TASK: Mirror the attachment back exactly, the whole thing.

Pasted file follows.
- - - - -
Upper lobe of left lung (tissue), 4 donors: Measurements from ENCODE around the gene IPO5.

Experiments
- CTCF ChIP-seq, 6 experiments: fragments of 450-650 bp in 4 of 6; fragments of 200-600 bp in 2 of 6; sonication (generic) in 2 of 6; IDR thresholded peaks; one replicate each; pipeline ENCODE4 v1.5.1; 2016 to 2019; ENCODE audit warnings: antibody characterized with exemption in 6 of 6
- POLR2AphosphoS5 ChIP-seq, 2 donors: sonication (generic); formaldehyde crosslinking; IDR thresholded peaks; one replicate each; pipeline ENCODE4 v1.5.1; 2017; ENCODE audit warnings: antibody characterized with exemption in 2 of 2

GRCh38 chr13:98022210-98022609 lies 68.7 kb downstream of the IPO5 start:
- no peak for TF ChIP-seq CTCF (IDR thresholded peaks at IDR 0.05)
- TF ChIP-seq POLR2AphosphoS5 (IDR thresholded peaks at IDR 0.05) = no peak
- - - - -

Upper lobe of left lung (tissue), 4 donors: Measurements from ENCODE around the gene IPO5.

Experiments
- CTCF ChIP-seq, 6 experiments: fragments of 450-650 bp in 4 of 6; fragments of 200-600 bp in 2 of 6; sonication (generic) in 2 of 6; IDR thresholded peaks; one replicate each; pipeline ENCODE4 v1.5.1; 2016 to 2019; ENCODE audit warnings: antibody characterized with exemption in 6 of 6
- POLR2AphosphoS5 ChIP-seq, 2 donors: sonication (generic); formaldehyde crosslinking; IDR thresholded peaks; one replicate each; pipeline ENCODE4 v1.5.1; 2017; ENCODE audit warnings: antibody characterized with exemption in 2 of 2

GRCh38 chr13:98022210-98022609 lies 68.7 kb downstream of the IPO5 start:
- no peak for TF ChIP-seq CTCF (IDR thresholded peaks at IDR 0.05)
- TF ChIP-seq POLR2AphosphoS5 (IDR thresholded peaks at IDR 0.05) = no peak